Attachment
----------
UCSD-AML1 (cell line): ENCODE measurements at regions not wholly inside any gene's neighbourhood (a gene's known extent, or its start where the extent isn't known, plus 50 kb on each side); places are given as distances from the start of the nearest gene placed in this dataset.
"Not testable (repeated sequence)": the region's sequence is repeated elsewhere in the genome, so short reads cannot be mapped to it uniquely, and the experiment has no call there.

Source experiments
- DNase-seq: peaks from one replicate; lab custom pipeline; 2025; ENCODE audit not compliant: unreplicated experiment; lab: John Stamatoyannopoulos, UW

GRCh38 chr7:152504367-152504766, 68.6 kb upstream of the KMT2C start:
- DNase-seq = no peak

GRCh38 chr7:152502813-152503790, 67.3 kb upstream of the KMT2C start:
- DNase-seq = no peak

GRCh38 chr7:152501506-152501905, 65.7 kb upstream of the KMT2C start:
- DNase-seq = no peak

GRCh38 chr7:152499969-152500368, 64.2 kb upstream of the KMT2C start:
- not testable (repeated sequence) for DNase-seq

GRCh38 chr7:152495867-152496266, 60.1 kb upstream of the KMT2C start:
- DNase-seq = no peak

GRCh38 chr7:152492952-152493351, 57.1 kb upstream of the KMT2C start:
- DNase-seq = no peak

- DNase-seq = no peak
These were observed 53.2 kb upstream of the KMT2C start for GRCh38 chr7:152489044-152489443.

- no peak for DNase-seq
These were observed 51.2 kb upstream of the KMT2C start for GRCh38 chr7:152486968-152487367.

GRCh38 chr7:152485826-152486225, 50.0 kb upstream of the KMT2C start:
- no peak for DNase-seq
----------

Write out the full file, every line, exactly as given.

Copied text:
UCSD-AML1 (cell line): ENCODE measurements at regions not wholly inside any gene's neighbourhood (a gene's known extent, or its start where the extent isn't known, plus 50 kb on each side); places are given as distances from the start of the nearest gene placed in this dataset.
"Not testable (repeated sequence)": the region's sequence is repeated elsewhere in the genome, so short reads cannot be mapped to it uniquely, and the experiment has no call there.

Source experiments
- DNase-seq: peaks from one replicate; lab custom pipeline; 2025; ENCODE audit not compliant: unreplicated experiment; lab: John Stamatoyannopoulos, UW

GRCh38 chr7:152504367-152504766, 68.6 kb upstream of the KMT2C start:
- DNase-seq = no peak

GRCh38 chr7:152502813-152503790, 67.3 kb upstream of the KMT2C start:
- DNase-seq = no peak

GRCh38 chr7:152501506-152501905, 65.7 kb upstream of the KMT2C start:
- DNase-seq = no peak

GRCh38 chr7:152499969-152500368, 64.2 kb upstream of the KMT2C start:
- not testable (repeated sequence) for DNase-seq

GRCh38 chr7:152495867-152496266, 60.1 kb upstream of the KMT2C start:
- DNase-seq = no peak

GRCh38 chr7:152492952-152493351, 57.1 kb upstream of the KMT2C start:
- DNase-seq = no peak

- DNase-seq = no peak
These were observed 53.2 kb upstream of the KMT2C start for GRCh38 chr7:152489044-152489443.

- no peak for DNase-seq
These were observed 51.2 kb upstream of the KMT2C start for GRCh38 chr7:152486968-152487367.

GRCh38 chr7:152485826-152486225, 50.0 kb upstream of the KMT2C start:
- no peak for DNase-seq